I am an anthropologist and my main research interests lie at the intersection of heritage, memory, mobility, and cities, as well as in anthropology as storytelling and its multimodality. My current research focuses on Berlin, where I examine the politics and poetics of representation and recognition, primarily in relation to Islam and heritage-making, as part of the project Making Differences in Berlin: Transforming Museums and Heritage in the 21st Century.
My postdoctoral project is concerned with the ways in which Islam is constructed through Berlin’s heritage developments, with special emphasis on spatio-temporal transformations, the dynamics of absence and presence, as well as the participatory and relational nature of museum work, heritage- and city-making. Drawing on a number of theoretical and methodological approaches, in particular postcolonial theory, intersectionality and anthropology of the future, I probe into the questions of diversity and difference by engaging critically with the questions of representation and recognition. Approaching the city of Berlin as an urban research laboratory, my ethnographic research primarily looks at the practices of local initiatives and neighbourhood-based projects and explores multifarious manifestations of heritage-making processes across time and space in different parts of the city.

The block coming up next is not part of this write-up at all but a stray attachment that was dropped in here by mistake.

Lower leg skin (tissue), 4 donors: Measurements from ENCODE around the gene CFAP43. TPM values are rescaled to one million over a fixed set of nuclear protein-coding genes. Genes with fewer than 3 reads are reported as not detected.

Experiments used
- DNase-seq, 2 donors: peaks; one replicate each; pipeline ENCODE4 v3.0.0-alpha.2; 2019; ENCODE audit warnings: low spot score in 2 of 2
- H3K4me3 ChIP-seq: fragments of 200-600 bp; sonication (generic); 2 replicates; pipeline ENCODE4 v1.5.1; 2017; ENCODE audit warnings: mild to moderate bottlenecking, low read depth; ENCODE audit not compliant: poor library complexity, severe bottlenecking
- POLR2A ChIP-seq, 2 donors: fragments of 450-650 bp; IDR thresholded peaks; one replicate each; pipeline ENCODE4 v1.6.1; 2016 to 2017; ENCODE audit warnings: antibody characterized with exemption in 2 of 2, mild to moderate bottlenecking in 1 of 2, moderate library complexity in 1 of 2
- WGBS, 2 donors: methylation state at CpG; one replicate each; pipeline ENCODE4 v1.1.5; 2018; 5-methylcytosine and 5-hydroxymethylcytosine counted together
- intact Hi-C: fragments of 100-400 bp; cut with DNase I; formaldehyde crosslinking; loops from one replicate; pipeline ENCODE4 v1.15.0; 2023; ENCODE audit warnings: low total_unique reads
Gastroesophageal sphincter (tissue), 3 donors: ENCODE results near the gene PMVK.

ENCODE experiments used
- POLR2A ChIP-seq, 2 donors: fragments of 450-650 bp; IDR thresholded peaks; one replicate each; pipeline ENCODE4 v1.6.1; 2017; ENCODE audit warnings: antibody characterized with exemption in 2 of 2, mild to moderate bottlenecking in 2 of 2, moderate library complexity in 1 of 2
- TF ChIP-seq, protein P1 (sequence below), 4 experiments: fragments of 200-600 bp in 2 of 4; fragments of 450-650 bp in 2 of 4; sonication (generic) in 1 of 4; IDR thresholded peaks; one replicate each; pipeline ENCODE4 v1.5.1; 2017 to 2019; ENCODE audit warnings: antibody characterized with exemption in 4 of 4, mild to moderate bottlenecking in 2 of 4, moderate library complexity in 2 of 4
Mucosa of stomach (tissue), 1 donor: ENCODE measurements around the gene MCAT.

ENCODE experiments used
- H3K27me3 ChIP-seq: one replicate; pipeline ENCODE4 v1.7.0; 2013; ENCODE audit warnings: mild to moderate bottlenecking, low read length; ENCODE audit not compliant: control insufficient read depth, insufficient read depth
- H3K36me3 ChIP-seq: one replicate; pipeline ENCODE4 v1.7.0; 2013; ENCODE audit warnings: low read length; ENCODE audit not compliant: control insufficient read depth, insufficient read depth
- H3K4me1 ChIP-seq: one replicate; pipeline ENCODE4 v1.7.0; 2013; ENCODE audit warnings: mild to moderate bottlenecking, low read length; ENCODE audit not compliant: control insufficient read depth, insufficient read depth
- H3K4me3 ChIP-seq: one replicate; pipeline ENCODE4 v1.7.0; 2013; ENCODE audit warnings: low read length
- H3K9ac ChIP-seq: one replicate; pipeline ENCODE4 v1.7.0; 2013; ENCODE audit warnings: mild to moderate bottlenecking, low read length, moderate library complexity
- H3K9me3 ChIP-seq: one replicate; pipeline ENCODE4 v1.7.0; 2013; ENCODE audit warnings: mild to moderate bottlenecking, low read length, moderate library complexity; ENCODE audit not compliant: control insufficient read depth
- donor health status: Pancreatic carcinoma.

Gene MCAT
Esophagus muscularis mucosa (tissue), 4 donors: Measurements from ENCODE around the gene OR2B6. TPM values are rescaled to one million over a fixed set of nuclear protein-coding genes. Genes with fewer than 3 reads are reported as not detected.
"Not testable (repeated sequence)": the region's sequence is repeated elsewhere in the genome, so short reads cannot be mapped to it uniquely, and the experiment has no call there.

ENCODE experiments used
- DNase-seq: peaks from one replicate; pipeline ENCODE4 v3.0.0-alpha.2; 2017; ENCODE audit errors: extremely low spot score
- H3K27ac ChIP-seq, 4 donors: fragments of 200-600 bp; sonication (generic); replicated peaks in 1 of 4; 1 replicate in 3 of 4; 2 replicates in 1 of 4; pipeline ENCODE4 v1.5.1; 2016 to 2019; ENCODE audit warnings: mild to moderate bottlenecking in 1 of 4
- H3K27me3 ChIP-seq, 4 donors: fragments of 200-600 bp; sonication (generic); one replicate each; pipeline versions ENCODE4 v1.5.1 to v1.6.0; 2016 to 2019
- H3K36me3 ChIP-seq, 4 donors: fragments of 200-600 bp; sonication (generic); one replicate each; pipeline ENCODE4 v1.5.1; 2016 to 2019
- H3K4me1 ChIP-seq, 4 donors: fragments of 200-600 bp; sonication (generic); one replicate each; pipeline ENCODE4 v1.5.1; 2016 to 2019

As an anthropologist, I have received education in Edinburgh, Warsaw, and London. Also, I have held fellowships at the Free University of Berlin, the American University of Beirut, and the Orient Institut Beirut. My doctoral project, entitled (Re)constructing Beirut: Heritage, Memory, and a Post-war Metropolis, examined how multiple discourses and practices of Beirut’s urban heritage were mobilised and framed by ongoing changes in the city and engaged in future-making.
Research Expertise and Interests
- Heritage, museums, and material culture
- Mobility, migration, and the politics of belonging
- Middle East – Lebanon
- Europe – Germany